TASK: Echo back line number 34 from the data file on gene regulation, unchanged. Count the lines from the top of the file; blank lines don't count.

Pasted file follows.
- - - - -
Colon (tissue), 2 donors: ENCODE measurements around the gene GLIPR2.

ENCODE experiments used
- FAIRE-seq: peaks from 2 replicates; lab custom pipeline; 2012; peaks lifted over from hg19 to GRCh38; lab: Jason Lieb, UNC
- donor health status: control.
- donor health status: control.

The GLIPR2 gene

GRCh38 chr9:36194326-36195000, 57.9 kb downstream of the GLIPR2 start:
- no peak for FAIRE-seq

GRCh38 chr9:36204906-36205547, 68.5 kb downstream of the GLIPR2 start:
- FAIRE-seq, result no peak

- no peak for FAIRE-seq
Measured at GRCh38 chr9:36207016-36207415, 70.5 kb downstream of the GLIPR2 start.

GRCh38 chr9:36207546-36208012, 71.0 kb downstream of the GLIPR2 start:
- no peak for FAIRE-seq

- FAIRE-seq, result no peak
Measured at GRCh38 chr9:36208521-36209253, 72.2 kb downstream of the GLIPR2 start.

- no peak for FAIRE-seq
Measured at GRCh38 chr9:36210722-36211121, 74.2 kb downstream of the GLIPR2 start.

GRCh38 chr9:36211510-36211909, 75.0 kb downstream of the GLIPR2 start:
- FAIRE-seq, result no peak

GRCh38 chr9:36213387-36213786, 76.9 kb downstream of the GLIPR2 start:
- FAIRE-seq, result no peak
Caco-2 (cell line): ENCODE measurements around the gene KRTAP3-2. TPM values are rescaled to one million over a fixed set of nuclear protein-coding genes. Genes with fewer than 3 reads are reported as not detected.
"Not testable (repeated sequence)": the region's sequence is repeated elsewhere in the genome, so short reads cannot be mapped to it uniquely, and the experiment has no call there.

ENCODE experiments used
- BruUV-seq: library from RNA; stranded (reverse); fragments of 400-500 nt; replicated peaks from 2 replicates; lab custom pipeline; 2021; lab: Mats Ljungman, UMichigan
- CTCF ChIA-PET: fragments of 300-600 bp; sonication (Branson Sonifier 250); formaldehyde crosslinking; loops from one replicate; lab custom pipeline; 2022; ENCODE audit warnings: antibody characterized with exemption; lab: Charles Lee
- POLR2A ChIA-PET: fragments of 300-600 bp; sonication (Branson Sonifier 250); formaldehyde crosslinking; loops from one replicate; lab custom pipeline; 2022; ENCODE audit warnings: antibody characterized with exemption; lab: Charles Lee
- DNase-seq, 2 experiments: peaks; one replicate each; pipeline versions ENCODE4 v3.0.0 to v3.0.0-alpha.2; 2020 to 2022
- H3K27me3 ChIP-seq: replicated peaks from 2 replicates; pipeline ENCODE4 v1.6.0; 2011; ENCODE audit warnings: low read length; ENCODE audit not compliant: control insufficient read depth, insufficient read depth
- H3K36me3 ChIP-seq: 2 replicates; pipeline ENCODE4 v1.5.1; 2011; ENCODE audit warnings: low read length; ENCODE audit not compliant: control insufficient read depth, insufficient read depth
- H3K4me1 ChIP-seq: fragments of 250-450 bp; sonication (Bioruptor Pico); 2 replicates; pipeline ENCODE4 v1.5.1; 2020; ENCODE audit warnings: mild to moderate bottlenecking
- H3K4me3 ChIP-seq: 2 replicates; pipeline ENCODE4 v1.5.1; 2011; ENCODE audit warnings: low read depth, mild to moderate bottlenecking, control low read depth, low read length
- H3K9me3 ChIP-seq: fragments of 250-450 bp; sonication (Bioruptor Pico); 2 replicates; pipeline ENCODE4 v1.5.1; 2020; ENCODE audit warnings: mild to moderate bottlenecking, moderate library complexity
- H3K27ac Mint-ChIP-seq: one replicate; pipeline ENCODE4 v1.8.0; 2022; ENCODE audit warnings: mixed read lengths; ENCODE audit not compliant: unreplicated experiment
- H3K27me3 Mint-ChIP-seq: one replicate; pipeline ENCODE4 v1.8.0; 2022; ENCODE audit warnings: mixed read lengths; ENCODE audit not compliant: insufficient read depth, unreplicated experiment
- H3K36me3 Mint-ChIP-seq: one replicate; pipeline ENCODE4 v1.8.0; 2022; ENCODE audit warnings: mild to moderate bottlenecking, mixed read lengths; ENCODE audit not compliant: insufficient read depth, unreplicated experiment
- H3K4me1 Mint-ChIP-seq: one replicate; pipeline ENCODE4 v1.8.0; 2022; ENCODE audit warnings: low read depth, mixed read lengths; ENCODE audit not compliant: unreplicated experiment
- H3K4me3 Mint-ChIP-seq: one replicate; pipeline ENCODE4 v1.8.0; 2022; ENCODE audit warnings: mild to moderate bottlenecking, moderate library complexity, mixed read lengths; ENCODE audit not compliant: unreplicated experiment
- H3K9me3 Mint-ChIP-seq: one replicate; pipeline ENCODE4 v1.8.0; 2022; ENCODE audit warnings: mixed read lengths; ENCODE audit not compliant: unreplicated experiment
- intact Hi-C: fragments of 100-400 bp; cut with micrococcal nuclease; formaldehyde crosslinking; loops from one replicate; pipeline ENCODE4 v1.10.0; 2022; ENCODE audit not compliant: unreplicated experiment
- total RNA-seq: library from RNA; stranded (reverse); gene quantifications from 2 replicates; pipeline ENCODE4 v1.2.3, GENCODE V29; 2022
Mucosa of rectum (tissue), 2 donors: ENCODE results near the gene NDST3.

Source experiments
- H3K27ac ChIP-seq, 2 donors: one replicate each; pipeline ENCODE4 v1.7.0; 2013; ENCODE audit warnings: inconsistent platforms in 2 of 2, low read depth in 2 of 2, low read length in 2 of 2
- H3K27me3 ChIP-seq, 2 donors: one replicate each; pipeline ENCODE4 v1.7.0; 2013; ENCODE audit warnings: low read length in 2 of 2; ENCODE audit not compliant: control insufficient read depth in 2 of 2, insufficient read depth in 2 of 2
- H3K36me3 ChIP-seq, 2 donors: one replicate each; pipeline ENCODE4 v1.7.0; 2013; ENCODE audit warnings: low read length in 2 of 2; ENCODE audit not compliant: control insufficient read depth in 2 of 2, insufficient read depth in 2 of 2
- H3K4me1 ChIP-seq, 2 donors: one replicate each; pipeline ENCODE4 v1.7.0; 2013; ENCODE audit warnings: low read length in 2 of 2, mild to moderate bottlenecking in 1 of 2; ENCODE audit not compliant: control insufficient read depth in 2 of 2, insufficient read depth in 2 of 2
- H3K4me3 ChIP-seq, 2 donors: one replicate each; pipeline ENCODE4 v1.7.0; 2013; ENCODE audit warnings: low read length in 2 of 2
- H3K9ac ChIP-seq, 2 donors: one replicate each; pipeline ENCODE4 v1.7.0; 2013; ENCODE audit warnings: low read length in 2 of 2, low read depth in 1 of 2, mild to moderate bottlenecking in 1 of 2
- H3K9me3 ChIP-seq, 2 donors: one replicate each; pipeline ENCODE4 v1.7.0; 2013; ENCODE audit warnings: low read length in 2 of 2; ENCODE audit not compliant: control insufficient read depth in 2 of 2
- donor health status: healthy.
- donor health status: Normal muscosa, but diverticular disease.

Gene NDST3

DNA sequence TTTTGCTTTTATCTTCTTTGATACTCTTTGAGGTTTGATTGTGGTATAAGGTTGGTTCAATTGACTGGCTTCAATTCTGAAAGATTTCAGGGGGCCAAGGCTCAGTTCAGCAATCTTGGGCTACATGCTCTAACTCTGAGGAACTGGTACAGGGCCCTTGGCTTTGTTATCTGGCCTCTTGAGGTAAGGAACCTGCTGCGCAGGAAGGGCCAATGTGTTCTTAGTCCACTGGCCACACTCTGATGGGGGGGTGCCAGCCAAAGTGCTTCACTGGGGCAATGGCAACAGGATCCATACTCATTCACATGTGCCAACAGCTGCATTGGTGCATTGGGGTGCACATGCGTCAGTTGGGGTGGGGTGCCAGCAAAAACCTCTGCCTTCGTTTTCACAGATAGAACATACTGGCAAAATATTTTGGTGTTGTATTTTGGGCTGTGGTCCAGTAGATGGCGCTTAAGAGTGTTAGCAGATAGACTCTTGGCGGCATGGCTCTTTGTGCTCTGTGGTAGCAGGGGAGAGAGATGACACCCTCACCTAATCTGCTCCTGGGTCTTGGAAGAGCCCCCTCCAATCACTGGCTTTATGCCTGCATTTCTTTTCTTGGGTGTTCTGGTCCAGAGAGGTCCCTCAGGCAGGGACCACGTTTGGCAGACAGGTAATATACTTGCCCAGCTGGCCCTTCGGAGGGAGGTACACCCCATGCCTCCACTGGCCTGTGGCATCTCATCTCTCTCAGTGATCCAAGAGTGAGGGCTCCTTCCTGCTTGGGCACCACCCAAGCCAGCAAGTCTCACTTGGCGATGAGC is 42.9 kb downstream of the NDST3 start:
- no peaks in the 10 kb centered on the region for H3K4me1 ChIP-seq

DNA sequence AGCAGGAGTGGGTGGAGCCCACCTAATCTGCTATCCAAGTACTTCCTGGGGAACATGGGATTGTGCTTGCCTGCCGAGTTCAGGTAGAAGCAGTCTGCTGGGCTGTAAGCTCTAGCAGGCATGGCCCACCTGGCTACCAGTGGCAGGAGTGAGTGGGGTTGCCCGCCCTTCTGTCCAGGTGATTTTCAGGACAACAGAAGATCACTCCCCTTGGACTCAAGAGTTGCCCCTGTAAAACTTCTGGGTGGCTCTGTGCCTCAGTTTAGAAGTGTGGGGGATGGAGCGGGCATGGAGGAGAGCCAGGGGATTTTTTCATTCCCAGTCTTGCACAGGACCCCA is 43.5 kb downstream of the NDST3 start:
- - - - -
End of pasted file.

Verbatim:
- H3K9me3 ChIP-seq: fragments of 250-450 bp; sonication (Bioruptor Pico); 2 replicates; pipeline ENCODE4 v1.5.1; 2020; ENCODE audit warnings: mild to moderate bottlenecking, moderate library complexity